Robonaut 2 and Robonaut 2
Photo Credit: Courtesy NASA
So, imagine a team of robots – all kinds of robots – some with wheels, some bipedal, some that fly. Now imagine those robots working as partners with astronauts on some future space mission. This may be on an asteroid or maybe even Mars.
Astronauts on the International Space Station (ISS) already work with robots, mostly in the form of robotic arms, to accomplish their tasks, so this in not a far-fetched concept. Robonaut 2, shown in the photo above, will soon fly on the ISS to demonstrate that NASA-developed space robots can work closely with their human team members in space exploration.
In this story from Computerworld, written by Sharon Gaudin, robots are seen as full partners in space exploration. What do you think of this? Will humans need robotic companions on space missions? This seems like a good bet since robots already play an essential role in current space activities. Read the story at the link below.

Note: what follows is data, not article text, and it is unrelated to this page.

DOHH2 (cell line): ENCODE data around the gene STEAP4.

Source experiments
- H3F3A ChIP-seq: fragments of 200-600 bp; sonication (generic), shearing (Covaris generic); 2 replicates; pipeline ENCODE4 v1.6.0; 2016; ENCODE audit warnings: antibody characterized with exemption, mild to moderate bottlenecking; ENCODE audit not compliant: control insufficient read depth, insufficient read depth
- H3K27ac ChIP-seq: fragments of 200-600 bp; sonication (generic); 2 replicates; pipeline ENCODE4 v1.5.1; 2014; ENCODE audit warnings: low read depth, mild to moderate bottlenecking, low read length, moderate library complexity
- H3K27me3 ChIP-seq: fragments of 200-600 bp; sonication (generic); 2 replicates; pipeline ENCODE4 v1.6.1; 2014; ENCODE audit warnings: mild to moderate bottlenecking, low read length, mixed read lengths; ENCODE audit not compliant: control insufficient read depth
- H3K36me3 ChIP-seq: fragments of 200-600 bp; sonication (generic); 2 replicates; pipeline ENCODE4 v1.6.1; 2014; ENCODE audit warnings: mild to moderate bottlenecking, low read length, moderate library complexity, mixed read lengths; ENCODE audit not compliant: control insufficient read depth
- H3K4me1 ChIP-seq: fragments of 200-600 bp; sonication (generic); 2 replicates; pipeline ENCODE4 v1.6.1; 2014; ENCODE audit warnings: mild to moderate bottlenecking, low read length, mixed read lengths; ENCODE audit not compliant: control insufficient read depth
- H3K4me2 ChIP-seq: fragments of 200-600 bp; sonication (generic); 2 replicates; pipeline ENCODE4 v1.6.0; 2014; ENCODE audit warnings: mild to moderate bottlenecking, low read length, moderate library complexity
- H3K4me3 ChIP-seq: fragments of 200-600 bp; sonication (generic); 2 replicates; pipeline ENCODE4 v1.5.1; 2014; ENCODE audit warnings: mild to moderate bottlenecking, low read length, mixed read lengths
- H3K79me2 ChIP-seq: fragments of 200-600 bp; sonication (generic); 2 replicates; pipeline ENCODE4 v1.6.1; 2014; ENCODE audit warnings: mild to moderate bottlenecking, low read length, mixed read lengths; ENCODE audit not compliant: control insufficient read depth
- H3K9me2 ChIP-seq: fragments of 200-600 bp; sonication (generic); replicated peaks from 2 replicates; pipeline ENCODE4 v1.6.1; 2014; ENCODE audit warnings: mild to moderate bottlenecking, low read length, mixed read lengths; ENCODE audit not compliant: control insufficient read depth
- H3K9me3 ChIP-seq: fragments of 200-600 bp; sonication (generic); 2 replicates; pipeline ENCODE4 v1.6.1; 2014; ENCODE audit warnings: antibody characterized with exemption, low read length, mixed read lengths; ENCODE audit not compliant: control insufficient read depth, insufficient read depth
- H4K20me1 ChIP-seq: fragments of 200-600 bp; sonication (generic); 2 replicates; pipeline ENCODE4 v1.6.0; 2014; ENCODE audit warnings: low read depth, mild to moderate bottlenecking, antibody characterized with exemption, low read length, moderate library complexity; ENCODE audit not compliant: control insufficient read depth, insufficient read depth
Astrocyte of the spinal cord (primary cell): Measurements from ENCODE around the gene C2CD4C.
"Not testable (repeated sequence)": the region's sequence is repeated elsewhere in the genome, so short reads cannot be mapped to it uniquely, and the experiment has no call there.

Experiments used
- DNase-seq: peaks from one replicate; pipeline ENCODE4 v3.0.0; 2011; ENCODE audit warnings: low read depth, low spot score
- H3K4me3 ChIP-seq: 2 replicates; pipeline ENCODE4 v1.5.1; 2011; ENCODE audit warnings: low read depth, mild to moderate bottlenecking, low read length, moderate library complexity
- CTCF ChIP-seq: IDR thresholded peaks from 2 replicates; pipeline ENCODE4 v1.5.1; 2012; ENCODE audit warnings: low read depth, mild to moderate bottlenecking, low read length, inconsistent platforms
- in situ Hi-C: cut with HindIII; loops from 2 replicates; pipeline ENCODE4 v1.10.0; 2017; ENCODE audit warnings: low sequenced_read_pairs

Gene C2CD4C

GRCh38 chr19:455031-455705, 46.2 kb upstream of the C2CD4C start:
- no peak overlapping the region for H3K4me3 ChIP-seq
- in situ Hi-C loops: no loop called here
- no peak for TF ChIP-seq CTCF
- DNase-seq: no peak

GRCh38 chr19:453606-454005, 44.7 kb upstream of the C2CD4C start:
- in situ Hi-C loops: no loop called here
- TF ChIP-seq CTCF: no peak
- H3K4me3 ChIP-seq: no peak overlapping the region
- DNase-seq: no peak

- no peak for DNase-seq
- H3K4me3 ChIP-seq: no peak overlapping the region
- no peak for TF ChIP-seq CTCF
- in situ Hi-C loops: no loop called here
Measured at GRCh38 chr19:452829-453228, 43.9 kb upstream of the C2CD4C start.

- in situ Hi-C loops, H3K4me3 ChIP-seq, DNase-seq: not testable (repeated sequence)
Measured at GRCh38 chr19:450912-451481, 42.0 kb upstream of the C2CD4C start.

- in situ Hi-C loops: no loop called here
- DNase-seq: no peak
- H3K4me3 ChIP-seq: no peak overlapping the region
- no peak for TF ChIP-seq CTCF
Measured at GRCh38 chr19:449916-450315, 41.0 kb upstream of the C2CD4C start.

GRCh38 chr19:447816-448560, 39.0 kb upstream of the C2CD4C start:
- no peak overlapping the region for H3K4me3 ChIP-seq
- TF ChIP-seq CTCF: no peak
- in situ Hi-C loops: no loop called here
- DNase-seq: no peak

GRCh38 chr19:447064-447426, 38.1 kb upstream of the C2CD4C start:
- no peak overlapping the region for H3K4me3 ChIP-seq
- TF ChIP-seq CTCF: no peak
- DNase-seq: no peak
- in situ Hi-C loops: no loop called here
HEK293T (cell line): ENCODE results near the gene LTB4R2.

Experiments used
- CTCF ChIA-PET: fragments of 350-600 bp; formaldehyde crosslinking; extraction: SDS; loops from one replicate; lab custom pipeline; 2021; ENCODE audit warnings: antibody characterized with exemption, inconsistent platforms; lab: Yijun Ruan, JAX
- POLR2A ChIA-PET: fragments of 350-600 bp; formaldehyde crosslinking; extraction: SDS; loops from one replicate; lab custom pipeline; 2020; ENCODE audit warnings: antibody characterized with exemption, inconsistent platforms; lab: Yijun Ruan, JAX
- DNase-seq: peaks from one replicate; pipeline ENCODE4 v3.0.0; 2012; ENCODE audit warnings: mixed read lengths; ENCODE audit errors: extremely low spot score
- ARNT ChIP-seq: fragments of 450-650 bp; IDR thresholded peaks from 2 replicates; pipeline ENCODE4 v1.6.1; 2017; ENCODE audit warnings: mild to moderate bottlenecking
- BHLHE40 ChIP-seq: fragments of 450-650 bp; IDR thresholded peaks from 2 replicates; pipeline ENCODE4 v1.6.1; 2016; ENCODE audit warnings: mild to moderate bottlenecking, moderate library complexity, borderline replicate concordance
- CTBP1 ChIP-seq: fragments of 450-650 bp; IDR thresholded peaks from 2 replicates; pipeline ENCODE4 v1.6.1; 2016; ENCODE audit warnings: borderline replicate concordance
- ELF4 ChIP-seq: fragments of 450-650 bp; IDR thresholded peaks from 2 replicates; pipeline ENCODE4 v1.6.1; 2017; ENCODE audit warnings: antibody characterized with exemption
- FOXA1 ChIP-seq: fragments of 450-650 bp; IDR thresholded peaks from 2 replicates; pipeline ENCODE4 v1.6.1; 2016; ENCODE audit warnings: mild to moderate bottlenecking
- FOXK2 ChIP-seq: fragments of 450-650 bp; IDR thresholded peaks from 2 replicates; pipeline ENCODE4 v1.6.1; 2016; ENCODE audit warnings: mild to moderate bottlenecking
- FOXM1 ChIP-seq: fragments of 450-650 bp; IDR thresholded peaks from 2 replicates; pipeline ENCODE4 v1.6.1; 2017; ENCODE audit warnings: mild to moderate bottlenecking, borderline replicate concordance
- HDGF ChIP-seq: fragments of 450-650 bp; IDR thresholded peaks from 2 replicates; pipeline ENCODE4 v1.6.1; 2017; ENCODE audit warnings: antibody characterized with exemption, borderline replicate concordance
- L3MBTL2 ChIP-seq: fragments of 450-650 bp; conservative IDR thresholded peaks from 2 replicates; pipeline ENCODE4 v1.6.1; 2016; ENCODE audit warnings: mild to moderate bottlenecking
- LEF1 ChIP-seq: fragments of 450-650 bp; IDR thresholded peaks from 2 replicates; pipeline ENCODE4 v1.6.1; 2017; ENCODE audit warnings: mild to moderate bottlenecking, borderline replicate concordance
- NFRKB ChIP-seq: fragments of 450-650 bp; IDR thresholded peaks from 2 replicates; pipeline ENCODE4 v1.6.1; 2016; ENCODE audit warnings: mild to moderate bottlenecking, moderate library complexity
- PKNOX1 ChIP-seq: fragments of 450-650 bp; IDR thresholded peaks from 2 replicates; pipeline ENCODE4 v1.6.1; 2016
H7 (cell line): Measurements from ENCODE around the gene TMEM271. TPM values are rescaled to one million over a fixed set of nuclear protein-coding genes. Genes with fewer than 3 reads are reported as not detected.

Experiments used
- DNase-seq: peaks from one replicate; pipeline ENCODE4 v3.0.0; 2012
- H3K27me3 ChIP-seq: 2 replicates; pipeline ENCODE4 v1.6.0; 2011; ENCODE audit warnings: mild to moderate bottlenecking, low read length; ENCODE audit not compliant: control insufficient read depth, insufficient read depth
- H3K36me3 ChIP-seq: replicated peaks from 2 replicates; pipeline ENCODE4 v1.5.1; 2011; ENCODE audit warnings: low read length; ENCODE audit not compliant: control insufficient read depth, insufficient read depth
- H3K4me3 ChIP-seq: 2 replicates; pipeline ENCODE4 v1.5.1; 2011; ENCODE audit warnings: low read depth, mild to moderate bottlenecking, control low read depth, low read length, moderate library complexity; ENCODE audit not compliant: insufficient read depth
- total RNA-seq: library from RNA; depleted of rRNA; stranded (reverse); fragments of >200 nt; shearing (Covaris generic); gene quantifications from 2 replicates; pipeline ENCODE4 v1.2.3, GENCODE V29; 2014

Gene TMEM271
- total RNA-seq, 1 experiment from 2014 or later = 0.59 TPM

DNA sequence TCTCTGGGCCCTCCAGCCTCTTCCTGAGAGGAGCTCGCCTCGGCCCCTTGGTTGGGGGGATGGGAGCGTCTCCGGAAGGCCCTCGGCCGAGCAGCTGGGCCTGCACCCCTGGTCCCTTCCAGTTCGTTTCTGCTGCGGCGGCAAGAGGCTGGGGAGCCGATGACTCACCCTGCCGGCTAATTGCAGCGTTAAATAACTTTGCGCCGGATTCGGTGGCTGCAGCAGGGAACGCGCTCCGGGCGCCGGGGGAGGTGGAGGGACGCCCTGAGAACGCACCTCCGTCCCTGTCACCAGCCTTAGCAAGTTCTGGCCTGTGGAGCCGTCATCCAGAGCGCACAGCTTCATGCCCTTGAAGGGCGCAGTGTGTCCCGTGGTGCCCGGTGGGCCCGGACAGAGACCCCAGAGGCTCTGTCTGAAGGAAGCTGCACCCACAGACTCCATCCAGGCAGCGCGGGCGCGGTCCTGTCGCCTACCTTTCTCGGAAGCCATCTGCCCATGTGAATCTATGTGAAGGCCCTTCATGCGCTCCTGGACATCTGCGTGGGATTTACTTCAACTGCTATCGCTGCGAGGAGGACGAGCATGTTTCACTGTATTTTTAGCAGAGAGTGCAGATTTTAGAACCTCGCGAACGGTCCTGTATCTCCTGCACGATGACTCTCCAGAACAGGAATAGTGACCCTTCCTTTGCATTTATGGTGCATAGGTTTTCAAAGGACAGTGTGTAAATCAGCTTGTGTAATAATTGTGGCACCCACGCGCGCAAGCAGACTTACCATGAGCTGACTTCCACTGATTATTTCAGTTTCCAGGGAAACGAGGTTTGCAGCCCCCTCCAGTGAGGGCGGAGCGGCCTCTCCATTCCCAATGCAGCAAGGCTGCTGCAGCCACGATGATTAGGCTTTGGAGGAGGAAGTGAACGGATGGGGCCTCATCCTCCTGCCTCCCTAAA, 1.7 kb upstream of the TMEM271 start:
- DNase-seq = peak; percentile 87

That's the image that a lot of the U.S. space agency's engineers have in mind as they work on the new robotic rovers, said Terry Fong, director of NASA's intelligent robotics group. In comparison, the Mars rovers on the Red Planet have been working alone for years.
"We're working on a new use of these robots -- robots to support human exploration," Fong told Computerworld this week. "NASA is now thinking, 'How do you go about sending humans to the moon or Mars or elsewhere? How can you use the combination of humans and robots to do exploration better?' I think it's a really, really fundamentally different approach."